I love seeing the robots' inner workings as you can see the incredible skill that goes into creating the delicate wooden gears and mechanisms. Some of my favourites include the dangaeri ningyo which walk down stairs in a series of backflips and the chahakobi ningyo which dutifully serves tea when a teacup is placed on the saucer he is carrying before turning and shuffling back with the empty teacup.

This video below really demonstrates the level of craftsmanship involved in creating these beautiful and endearing dolls.

Of course today Japan is known for its obsession with robots and I have to say my love of Astroboy makes them very dear to my heart as well. If you, like me, are robot-crazy you should also check out roborigami, an incredible collaborative project between a designer, artist and robot engineer to create large scale origami robot exhibitions. Their works have personality and charm while also exuding an understated elegance.

Closer to home, there is also a video installation by a Japanese artist involving these mechanical dolls as part of the International Symposium of Electronic Arts at the Powerhouse Museum on now - be sure to go and check it out if you live in Sydney!


 

Incredible India

Saturday, February 23, 2013

I've travelled to India many times over the years and often experienced fascination and frustration in equal parts. And with India being such a vast and diverse country, you really cannot talk about it as a whole. Each state and even every town has such a unique character.

In January I went with my daughter, touching on a few places in Rajasthan. Travelling overland by car (time was short and train booking procedures bureaucratic and looong) meant that we got to see a lot of the countryside. Both of us animal lovers, we were enthralled by the sheer volume and variety of creatures who play such a big part in the everyday life of the people, villages and bush of rural India.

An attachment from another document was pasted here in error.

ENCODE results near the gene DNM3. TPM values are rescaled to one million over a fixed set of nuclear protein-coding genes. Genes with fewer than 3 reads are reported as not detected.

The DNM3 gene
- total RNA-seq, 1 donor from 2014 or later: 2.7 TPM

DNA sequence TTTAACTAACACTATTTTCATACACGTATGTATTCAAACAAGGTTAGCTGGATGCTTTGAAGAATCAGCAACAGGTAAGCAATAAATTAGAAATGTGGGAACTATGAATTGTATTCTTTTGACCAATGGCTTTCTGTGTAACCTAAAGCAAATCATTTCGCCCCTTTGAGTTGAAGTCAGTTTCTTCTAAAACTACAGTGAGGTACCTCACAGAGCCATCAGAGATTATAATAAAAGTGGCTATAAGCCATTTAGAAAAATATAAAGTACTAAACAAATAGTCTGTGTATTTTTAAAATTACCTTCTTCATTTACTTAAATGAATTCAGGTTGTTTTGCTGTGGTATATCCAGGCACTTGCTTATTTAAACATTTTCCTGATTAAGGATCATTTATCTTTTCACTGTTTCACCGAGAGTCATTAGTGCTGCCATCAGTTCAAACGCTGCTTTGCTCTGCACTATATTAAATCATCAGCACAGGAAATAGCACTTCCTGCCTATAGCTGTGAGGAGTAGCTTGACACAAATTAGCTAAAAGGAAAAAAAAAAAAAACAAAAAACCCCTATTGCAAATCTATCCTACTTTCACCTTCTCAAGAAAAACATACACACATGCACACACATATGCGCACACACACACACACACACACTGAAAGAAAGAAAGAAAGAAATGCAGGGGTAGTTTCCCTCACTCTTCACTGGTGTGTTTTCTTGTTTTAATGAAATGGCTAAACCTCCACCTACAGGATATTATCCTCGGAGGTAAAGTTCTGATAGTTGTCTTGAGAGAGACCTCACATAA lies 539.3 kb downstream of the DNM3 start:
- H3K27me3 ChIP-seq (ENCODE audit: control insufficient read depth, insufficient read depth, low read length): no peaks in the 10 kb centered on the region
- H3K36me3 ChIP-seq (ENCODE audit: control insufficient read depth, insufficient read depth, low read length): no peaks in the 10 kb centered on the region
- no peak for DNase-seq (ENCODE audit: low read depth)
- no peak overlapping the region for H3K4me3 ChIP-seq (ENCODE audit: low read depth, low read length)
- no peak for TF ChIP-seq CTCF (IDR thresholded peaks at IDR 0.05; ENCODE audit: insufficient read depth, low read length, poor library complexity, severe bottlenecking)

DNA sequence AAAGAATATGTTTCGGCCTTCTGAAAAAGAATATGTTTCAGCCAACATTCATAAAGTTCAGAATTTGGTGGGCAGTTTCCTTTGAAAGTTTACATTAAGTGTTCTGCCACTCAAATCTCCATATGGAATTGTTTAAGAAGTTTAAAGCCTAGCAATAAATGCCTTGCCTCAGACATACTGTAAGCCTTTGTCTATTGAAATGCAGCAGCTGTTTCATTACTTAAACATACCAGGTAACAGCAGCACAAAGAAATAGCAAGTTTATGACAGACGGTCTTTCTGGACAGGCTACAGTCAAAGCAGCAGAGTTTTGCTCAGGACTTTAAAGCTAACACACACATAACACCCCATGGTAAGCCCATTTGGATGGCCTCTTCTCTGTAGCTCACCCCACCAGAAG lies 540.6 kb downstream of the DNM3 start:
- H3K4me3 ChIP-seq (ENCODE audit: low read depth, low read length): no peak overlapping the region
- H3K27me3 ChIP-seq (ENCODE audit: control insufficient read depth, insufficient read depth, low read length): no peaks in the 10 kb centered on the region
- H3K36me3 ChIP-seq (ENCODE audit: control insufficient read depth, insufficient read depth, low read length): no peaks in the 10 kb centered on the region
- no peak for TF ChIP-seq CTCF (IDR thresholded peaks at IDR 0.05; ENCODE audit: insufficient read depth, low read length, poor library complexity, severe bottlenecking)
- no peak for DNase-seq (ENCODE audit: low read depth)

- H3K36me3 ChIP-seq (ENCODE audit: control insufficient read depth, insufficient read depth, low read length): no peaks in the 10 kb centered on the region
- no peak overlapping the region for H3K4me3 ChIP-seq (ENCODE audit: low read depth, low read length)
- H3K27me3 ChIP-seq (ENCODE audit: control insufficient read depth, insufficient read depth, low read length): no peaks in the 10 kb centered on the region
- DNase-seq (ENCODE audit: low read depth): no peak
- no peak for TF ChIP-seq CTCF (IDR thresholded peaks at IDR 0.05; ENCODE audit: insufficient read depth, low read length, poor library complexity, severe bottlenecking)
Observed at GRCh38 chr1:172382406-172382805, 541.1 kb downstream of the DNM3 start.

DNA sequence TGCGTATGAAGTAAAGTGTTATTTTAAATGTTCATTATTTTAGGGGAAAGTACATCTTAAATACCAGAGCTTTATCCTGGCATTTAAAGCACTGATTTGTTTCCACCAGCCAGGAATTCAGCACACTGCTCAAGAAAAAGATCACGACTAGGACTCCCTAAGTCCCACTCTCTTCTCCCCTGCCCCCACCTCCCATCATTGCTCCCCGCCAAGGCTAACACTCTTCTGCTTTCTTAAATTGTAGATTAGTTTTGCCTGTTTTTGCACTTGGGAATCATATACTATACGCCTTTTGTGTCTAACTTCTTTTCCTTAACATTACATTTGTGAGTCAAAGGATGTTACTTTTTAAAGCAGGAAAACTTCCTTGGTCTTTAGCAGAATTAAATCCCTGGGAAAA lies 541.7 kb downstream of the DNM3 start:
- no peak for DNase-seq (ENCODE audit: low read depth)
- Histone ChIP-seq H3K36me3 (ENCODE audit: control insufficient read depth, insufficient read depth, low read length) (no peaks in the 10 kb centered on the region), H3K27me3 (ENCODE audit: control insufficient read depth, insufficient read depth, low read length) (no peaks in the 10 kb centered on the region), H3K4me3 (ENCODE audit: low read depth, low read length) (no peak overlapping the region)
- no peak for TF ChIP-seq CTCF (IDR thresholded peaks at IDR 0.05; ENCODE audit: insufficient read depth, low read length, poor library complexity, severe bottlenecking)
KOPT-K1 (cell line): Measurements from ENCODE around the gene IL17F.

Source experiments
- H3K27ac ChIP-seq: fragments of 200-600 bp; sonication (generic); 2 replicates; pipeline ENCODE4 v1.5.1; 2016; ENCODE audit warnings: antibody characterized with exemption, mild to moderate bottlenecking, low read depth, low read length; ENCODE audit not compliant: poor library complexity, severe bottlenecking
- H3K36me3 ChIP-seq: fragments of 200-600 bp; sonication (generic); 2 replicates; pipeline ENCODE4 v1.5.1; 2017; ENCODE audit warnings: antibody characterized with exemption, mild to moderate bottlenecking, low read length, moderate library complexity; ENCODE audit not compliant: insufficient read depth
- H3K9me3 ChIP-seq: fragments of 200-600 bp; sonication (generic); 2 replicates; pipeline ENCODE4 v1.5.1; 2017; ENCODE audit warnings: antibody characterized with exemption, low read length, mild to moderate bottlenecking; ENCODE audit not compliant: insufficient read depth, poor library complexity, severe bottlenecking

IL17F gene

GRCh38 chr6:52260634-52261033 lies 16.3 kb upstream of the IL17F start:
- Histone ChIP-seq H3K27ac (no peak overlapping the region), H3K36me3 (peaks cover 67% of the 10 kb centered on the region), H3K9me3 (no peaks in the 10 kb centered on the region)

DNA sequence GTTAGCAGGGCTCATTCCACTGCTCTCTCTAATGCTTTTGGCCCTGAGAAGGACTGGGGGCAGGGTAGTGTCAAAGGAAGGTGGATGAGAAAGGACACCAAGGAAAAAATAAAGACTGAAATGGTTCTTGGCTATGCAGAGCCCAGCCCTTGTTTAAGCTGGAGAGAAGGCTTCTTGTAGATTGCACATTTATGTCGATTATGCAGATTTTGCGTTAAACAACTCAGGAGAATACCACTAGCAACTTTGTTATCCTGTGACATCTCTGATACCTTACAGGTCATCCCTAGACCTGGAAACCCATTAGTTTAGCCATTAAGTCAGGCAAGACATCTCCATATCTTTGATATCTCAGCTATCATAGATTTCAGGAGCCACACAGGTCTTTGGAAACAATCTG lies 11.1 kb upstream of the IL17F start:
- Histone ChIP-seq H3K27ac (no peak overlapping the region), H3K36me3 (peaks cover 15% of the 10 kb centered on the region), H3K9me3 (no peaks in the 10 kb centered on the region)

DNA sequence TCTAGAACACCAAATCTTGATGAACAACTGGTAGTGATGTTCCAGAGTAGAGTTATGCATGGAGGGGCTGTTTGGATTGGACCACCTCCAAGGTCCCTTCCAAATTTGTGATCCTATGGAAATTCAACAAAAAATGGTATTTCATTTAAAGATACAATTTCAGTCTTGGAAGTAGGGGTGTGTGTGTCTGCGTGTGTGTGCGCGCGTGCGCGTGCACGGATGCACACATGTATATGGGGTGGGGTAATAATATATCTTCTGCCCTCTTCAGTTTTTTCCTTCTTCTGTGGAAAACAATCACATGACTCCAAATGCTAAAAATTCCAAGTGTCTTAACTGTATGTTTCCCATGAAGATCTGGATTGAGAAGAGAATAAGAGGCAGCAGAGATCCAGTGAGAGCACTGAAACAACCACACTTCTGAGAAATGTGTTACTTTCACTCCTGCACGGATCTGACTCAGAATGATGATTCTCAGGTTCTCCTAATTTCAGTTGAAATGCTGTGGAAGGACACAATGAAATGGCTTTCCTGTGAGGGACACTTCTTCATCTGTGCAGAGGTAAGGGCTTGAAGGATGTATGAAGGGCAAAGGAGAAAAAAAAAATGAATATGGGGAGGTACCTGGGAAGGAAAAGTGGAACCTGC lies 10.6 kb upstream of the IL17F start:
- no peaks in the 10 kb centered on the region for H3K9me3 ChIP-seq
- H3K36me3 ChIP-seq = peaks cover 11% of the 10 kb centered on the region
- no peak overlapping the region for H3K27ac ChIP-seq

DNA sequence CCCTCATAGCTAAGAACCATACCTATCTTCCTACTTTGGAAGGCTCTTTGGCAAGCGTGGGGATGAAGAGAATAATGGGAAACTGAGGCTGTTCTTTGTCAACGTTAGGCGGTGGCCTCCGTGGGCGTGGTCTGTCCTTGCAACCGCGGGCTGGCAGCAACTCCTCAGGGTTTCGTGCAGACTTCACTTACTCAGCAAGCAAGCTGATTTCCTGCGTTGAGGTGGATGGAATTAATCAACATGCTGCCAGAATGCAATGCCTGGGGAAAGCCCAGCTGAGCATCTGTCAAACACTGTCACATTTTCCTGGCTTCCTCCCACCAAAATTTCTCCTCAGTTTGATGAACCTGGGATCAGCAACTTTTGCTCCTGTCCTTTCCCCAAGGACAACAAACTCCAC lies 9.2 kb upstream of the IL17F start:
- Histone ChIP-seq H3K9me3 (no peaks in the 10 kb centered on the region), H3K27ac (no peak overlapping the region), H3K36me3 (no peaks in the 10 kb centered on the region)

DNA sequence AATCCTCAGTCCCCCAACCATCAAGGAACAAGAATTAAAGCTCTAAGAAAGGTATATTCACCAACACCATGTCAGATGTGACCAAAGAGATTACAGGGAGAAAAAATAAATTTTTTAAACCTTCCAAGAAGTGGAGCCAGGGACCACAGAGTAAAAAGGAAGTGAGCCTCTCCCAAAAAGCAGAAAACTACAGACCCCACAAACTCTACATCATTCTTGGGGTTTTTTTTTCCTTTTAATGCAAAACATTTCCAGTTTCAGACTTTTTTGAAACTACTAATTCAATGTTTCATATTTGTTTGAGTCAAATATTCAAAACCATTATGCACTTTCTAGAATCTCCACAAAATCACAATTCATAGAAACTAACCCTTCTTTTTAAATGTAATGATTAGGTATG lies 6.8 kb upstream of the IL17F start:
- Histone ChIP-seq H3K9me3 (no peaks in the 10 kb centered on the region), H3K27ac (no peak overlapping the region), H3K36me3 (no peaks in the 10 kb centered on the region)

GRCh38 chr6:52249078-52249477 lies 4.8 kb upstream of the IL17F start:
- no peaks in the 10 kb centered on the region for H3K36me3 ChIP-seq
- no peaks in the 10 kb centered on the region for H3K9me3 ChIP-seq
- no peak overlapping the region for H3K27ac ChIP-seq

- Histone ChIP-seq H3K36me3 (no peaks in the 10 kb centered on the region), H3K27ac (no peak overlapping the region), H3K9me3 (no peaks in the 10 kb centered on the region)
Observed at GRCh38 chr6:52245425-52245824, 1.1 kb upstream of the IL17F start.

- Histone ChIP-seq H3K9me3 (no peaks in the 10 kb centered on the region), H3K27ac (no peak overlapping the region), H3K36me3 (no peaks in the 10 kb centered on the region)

We saw herds of camels, goats, cows, pigs, deer, sheep, monkeys, elephants, and a dog asleep on every sunny corner, flocks of birds and a snake. Admittedly the snake was a cobra coming out of a basket swaying to the music of a snake charmer. And despite being charmed at the time, I've since learned that for our amusement, the snakes suffer the removal of their fangs, and that animal activists are trying to get snake charmers retrained to relocate dangerous snakes from populated ares. I also didn't know that snakes are actually deaf, so the cobra weaves about following the visual cue of the charmer's pipe, and only emerge from their basket in response to the vibrations as the owner taps their foot on the floor. At the time we knew it was touristy, yet somehow also quintessentially, magically Indian.


Add to that the amazing people, everywhere. So many people, mostly kind-hearted and outwardly always so polite, but also sometimes tough and shrewd. Then top that off with squats and palaces, lakes, temples, huts, trucks, cars, motorbikes, trolleys, pushbikes, and the incessant tooting and blaring and blasting of horns (our driver was particularly good at this) and the effect is colourful, vibrant, magical, noisy, chaotic, surprising, overwhelming, and yet, delightful.